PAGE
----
Wash your boat, or at least hose it off well — the last thing you want to do is grind dust and dirt into your gelcoat while cleaning! This will also take off the main layer of dirt and bird droppings so you have a better idea of what condition your boat is really in and the areas that may need extra work. To clean off all of Buck's shoe marks and other scuffs on the nonskid, wet a Mr. Clean Magic Eraser pad in your bucket of soapy water and use it to remove marks and stains. These work well, but never use them on smooth gelcoat or you'll remove all wax and shine and leave a noticeable faded spot. They're great, however, on rubber, plastic, and vinyl.

Clean The Canvas

Now's a good time to tackle the canvas while you still have your wash gear out. Wet down the canvas and run your deck brush over it to lift and remove loose dirt and bird droppings. Rinse well. Then use a mildew remover/cleaner spray to treat any sections where mildew has grown. Spray it directly on the mildew, scrub it in with a brush, then rinse well. If you live in a wet or humid climate, use a mildew treatment (such as Yacht Brite's Mold Away) that can be left on the canvas to prevent mildew from coming back. Spray the treatment lightly over the canvas and around the edges, and leave it on. It will keep mildew at bay for several months.

Cleaner Wax Touch-Up

The stains you'll find in smooth gelcoat can easily be removed with cleaner wax. This includes scuff marks from shoes, bird droppings, leaf stains, water streaks on vertical surfaces that didn't completely come off with the wash, and gray-water stains on horizontal surfaces. To remove these stains, squeeze a small amount of cleaner wax on a cotton rag, then rub it on and around the mark or stain until it comes off. Use a microfiber rag to wipe off the hazy wax residue. This is a great way to remove stains in between annual wax jobs. Not only are you keeping your boat looking good; you're also adding a bit of wax back to extend the life of your wax job.

You can also use cleaner wax to clean and polish your stainless steel. Use a waxy terrycloth rag to spread the wax over all the stainless steel, then use a clean microfiber rag to wipe it off. This will remove salt spray, rust, and dirt and will protect your stainless from the elements.

Exhaust stains can turn a white transom gray and make an otherwise clean boat look dirty. As you probably already know, exhaust stains don't always come off in the wash. Some spray cleaners are strong enough to remove exhaust stains; however, if they're strong enough for that job, then they're probably also strong enough to eventually strip that area of wax, only making it harder to clean the exhaust stains off over time. The best way to remove exhaust stains from gelcoat is to wax them off. This is something that can easily be done by hand with cleaner wax. Use a terrycloth rag to apply the wax, and wipe or rub it in until the exhaust stains are gone. Then use a microfiber rag to wipe the hazy wax residue off. If the exhaust stains cover a large area, you'll want to use several terrycloth rags as you go, so you're not rubbing the exhaust soot from the rag back onto another section of your boat. When you're finished, you'll be left with a clean, white surface, and it should be a little easier to wipe exhaust stains off next time because they'll be sitting on top of freshly waxed gelcoat.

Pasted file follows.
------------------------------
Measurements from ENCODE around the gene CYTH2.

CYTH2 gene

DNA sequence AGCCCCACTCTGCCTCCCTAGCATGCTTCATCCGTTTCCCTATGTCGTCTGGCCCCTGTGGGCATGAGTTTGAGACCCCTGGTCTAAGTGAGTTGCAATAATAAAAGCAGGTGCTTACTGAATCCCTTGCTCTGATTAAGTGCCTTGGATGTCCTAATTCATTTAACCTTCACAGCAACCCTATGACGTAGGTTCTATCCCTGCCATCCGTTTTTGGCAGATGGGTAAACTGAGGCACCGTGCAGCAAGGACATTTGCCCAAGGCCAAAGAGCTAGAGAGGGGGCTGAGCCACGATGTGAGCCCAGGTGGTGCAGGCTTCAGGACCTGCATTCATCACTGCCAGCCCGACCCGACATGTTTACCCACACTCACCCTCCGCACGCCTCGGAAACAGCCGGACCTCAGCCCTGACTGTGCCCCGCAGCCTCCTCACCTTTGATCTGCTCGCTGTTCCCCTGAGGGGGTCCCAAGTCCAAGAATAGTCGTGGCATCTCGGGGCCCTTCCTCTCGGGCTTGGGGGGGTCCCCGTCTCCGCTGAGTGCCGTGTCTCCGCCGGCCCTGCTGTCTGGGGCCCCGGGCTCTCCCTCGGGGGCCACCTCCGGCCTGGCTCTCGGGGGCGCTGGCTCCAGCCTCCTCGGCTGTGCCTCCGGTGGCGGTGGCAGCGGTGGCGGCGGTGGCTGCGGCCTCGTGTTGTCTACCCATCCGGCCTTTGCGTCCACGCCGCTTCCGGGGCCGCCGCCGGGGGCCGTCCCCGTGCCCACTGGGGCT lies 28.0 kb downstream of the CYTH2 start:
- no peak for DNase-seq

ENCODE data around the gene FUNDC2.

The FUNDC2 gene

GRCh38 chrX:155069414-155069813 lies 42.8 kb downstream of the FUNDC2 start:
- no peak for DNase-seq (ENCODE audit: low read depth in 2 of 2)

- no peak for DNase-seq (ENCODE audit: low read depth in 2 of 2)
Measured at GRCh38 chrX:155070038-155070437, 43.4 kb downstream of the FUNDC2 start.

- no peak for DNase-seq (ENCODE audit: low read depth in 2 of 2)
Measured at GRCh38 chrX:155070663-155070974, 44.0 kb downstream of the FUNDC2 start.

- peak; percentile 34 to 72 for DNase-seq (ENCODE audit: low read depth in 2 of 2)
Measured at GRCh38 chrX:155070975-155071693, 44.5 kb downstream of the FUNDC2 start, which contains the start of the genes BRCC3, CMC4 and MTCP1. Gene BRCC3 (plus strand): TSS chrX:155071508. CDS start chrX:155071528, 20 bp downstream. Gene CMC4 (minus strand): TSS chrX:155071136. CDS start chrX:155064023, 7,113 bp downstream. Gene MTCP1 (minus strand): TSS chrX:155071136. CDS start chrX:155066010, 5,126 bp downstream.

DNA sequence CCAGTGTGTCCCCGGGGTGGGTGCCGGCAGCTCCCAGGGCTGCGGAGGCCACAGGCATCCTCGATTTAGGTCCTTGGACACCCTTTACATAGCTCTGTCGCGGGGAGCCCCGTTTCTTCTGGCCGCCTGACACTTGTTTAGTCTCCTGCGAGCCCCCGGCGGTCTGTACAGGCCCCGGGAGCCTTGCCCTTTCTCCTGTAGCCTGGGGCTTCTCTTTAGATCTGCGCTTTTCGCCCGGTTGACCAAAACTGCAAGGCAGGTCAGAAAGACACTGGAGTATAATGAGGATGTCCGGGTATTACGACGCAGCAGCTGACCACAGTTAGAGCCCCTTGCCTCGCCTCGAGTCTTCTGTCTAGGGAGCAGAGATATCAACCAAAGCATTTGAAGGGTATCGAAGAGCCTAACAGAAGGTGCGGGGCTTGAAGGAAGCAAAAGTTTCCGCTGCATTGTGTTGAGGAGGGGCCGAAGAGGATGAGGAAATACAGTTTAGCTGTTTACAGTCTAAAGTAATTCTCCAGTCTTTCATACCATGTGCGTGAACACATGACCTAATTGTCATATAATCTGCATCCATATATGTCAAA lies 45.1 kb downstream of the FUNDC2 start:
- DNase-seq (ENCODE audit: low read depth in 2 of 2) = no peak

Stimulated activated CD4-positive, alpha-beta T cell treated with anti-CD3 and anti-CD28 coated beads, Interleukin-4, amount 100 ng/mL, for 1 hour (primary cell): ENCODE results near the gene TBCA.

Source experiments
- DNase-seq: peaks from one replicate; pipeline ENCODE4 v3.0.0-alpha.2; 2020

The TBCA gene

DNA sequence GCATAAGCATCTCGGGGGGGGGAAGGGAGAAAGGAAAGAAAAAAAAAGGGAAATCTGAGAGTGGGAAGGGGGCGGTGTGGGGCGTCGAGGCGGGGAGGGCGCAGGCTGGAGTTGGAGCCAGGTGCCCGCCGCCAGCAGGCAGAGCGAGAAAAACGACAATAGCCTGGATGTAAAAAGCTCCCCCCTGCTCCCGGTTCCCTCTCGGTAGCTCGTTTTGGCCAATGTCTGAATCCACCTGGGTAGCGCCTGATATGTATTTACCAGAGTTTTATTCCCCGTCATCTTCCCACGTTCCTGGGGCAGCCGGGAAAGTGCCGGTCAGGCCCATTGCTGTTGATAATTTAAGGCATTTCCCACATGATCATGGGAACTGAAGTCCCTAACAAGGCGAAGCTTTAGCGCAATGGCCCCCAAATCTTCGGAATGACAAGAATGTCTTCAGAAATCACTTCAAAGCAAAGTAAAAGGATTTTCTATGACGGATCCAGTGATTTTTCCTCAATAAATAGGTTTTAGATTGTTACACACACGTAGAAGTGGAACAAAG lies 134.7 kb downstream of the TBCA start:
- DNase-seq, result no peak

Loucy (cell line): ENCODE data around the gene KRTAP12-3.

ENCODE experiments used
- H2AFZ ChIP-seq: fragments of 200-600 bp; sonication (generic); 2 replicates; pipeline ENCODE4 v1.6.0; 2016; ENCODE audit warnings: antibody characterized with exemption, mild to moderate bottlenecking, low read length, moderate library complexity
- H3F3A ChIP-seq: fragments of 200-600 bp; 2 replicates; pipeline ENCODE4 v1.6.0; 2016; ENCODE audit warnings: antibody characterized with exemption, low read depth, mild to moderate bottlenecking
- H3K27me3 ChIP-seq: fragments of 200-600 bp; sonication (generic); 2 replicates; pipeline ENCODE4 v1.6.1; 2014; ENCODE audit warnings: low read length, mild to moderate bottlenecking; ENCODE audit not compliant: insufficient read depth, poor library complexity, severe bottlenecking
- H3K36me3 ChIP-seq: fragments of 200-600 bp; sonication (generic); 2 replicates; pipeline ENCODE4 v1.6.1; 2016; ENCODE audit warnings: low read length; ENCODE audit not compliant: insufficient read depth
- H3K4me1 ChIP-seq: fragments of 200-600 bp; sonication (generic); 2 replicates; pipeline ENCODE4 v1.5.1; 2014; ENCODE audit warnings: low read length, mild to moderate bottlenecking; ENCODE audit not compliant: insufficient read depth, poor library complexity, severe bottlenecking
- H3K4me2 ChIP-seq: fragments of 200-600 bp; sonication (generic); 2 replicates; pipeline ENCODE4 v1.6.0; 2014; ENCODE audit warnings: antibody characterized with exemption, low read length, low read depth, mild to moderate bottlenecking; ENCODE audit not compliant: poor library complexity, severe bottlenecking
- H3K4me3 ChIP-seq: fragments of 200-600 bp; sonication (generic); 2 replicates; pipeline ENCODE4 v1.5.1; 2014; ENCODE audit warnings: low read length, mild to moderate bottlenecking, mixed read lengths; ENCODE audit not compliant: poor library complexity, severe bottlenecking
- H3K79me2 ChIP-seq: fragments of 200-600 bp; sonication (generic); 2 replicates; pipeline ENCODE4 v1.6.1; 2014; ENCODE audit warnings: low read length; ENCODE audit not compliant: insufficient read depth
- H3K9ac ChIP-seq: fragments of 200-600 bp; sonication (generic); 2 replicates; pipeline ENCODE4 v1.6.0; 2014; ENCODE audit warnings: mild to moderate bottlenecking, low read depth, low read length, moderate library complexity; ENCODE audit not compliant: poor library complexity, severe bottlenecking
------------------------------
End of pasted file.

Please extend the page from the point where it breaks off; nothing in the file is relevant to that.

Clean Vinyl, Rubber, And Plastic Surfaces

Clean vinyl seats with soap and water using a wet sponge or rag. Lightly use a Mr. Clean Magic Eraser pad to remove any stains or marks. Then use 303 Aerospace Protectant to protect them and give them a light sheen. 303 Aerospace Protectant sounds like something you might use to keep your rocket ship shiny, but it's actually intended for boats. It offers the same kind of UV protection as Armor All, but it packs a bit more of a punch and lasts longer. It can be used on vinyl seats, the rubber pontoons of your tender, plastics and plastic windows, leather, and the dashboard area of your helm station. It helps keep dark colored plastics, such as the helm station, from fading. Those little black specs of spider droppings on vinyl seats can also be removed this way. Spray with water or a multipurpose cleaner spray, let it soak in for 30 seconds, then wipe off



Posted On: July 05, 2018

Get The Right Surveyor

You wouldn't hire a plumber to rewire your house; the same goes for surveyors. Finding a qualified marine surveyor or a specialist is a matter of knowing where to look.

  • Marine surveyors are not regulated or licensed, so virtually anyone can call himself a surveyor, and many unqualified people do. A good indicator of competence is a surveyor who has professional affiliations with the American Boat and Yacht Council (ABYC), plus either the National Association of Marine Surveyors (NAMS) or the Society of Accredited Marine Surveyors (SAMS).
  • Choose a surveyor who is familiar with the type of boat you're interested in. Some specialize in power, some in sail, others in wooden or metal boats. A surveyor should have absolutely no affiliations with boat brokers, dealers, boat repair shops, or others whose living depends on the sale or repair of boats — especially the one you're about to buy.
  • Don't rely upon a survey prepared for a previous owner, even if it was done recently. A survey is a snapshot in time and a boat could have run aground or suffered other unnoticed damage since the last survey.
  • Engine surveys are typically performed by someone with vast experience in repairing gas and diesel engines. The best bet is to hire a certified technician who works for an authorized dealer. That way, they'll be able to research the boat's warranty and dealer service work, too. Hire an engine surveyor with experience on the make and model of the engine you need inspected.
  • Rigging surveyors tend to be a little harder to find, but most marine surveyors can recommend one. They typically make their living building and repairing masts, booms, and associated rigging.